[-empyre-] there are ebbs and flows to listservs and to life

Renate Terese Ferro rferro at cornell.edu
Sat Mar 25 07:59:56 AEDT 2017

To Alan, Johannes, Simon, Patrick, and others, 
Just a quick note to let you all know that the reading this month has been incredibly interesting.  I for one (between faculty searches, MFA admissions, BFA admissions, and a looming deadline)  barely can get through the day but I always check -empyre before I go to bed.  Just because I have not been active in writing and engaging in real time does not mean that I am not tuned in.  I was just in NYC a few days ago when I heard one of our subscribers so brilliantly sum up what happens to him.  

“The posts are so incredibly engaging and dense and sometimes way too long. I read through them at first with every good intention of responding but when I return there seems to be a new thread in the mix. I like to go back though and recap what is happening even though I may miss out on responding right away.” 

What I think we sometimes forget is that this is a list serv.  It is going to have an ebb and flow to it.  I for one have been lurking this month more than writing because of the craziness of life.  Isn’t the advantage of a listserv that it gives us time to ruminate and reconsider at another time?   That it can trace at the lightning speed what is happening at the moment but also give us a chance to wait and perhaps go back at a later time? Isn’t is ok to let things go for a bit?  Check out our archives that trace monthly discussion from 2002.  So if you miss something at some point and want to go back to it then you always can even to 2002. 

Hey I’m not going to defend -empyre. All I am saying is that there are ebbs and flows to listservs and to life.  


Renate Ferro
Visiting Associate Professor
Director of Undergraduate Studies
Department of Art
Tjaden Hall 306
rferro at cornell.edu

On 3/24/17, 3:15 PM, "empyre-bounces at lists.artdesign.unsw.edu.au on behalf of Johannes Birringer" <empyre-bounces at lists.artdesign.unsw.edu.au on behalf of Johannes.Birringer at brunel.ac.uk> wrote:

>----------empyre- soft-skinned space----------------------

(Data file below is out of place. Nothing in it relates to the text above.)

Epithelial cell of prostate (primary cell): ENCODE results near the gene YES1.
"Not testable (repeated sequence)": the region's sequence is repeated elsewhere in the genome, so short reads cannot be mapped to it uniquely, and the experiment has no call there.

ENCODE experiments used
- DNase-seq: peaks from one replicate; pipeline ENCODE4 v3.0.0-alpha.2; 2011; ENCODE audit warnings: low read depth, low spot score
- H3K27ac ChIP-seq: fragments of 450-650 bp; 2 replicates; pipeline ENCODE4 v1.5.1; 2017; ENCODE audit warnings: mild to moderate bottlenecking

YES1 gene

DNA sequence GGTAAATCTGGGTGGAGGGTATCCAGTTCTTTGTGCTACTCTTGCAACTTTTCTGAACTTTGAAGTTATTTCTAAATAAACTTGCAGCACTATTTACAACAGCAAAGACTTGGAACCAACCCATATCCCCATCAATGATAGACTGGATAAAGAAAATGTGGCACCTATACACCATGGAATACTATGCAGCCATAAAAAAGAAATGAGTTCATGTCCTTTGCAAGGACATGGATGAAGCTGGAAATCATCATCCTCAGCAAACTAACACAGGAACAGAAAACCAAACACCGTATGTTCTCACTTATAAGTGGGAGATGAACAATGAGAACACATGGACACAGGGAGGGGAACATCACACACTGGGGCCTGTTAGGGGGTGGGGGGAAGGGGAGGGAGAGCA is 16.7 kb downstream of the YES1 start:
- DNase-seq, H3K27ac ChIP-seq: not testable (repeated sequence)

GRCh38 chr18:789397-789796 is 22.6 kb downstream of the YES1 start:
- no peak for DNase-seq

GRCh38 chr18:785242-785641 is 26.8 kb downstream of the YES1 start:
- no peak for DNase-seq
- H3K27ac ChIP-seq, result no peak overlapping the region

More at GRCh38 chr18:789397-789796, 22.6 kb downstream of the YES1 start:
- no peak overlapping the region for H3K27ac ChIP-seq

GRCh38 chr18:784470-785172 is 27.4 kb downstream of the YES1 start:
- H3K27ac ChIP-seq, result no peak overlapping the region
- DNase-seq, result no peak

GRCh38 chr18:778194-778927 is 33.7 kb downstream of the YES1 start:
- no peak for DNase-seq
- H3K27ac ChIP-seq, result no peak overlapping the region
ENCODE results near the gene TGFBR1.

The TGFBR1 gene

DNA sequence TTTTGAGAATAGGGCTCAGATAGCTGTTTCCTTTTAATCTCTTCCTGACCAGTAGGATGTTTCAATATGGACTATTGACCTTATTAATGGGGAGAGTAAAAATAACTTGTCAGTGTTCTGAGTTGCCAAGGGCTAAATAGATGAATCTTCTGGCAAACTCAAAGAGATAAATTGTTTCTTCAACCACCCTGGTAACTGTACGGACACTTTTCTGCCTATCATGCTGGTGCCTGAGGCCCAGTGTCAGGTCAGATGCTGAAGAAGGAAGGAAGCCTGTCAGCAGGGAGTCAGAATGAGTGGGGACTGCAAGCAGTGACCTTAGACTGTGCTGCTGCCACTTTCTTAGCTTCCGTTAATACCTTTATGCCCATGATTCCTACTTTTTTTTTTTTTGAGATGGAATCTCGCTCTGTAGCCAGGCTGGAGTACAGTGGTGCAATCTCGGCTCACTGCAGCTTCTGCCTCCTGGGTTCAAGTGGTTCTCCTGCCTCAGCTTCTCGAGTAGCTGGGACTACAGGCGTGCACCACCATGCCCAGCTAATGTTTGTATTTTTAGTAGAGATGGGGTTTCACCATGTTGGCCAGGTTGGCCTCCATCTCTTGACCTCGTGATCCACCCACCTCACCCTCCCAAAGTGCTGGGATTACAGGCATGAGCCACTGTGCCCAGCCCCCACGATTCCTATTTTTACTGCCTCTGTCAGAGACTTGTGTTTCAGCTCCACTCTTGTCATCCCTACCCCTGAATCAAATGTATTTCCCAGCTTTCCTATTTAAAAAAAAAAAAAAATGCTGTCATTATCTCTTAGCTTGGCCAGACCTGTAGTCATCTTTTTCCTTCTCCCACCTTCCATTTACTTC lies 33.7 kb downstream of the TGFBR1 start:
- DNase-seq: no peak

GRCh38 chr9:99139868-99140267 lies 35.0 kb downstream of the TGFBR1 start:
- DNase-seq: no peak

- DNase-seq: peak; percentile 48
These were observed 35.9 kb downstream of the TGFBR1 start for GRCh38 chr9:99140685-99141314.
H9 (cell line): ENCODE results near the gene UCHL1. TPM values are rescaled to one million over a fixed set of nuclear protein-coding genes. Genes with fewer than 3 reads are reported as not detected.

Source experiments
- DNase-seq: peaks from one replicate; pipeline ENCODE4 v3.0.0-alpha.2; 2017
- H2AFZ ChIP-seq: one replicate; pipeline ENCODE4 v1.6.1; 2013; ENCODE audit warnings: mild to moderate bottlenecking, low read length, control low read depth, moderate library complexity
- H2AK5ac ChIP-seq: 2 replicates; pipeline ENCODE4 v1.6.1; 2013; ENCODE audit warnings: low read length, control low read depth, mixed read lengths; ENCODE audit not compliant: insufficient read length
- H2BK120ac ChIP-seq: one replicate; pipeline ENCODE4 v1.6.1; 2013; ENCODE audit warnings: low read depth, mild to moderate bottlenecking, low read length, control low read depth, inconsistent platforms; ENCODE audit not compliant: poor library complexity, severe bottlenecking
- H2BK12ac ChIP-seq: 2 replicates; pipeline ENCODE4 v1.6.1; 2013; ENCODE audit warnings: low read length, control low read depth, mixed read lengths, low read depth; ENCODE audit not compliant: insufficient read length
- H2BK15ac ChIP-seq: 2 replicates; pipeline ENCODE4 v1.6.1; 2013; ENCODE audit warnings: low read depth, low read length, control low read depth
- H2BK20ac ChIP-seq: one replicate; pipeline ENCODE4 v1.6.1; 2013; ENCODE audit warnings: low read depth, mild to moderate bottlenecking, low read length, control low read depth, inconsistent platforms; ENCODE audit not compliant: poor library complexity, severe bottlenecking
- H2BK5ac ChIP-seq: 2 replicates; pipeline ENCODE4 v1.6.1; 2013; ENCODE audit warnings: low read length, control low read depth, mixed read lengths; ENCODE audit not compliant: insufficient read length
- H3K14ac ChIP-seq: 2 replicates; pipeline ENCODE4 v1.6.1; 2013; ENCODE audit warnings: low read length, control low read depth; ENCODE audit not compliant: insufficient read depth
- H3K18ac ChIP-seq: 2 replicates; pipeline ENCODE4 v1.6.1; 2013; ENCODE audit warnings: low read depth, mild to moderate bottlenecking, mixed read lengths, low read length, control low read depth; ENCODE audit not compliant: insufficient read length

>dear all:
>a short while ago, Maria Damon wrote here about the raw confessionalism of early comments in response to Alan Sondheim's proposed subject of discussion (Trump and his global effect); she started off saying "Like everyone here, I've been laid low by the unexpected turn in US  politics."   This seemed to echo something I found, after re-reading, in Patrick Lichty's second letter, where he states that "
><But then I realized like the United States becoming another country........my privilege had died. and I was just another person.>
>This week, it seems, discussion has reached a premature end of sorts where the function (or usefulness) of this list itself is being questioned, and whether its missive reach anyone.  I can't know the latter;
>but did hesitate to get involved in the first place, and told Alan so, namely that US internal politics (elections, new appointments, policies, executive orders and what not) or a new temporary governor are not necessarily to be mistaken for the apocalyptic dimensions you credit them with, they do not derail nor preoccupy us all the time. I called it presumptuous; and admitted you are welcome to call me naive, but I see no Hitlerian fascism and no shirtless Putin riding on the horse. I see, from afar, a bumbling business man and narcissist. That'll pass.
>You speak of a large scale psycho-somatic effect, Alan, and even of a struggle for "survival", in your response to Aviva Rahmani? 
>>>It seems an inverted form of totalitarianism, with a deeply inept leader, and his staff, which are more directed and incredibly dangerous.
>A final note - for those of us who are distraught, are there groups people belong to, which deal with the internal psychological damage? In other words, other than outward action, what have people found helpful, that  enables them to survive with a measure of health?>>
>I agree the empyre list may give us time (a month) to address situations or themes with greater depth, more slowly.  But not many have followed this invitation, which does not surprise me.
>Still, I come back to the notion of a "sanctuary" and why this has sprung up (i would assume in many instances without effect, without effect of direct action, thus symbolic?)?  
>And listening to Simon Taylor's theatrical commentaries, which I still grapple with, I wondered how a country can become another country? what does one mean by this phrase, and was the exegesis of the economic and class shifts (just think also of the left green movement and right populism and how similar they are) in the US not saying exactly the opposite, namely that the country's phases/states are/were predictable?  What we see is predictable. 
>The crisis in the middle east, the Syrian catastrophe, the massive migrations, could they not also have been known (and we can go back to the Iraq Wars and various economic & neocolonial power interests playing out in various regions)?  Were not the anti-globalization protests quite militant (Genoa, Seattle), in the early 2000s, anticipating the mess? 
>When you look at changing-processes, say, post genocidal or post apartheid –  countries or, rather, societies, undergo certain truth and reconciliation processes; in Colombia it is a peace process, yes?  You are, then, speaking of
>a few years of surviving the republican party in government?  perhaps take heed of how many other societies have survived their jefes. 
>In my next post I'll try and come back to Simon's question about résistance and self-romanticizing the theatre of operations (the micro-theatres), the schools of non-compliance. 
>Johannes Birringer
>empyre forum
>empyre at lists.artdesign.unsw.edu.au

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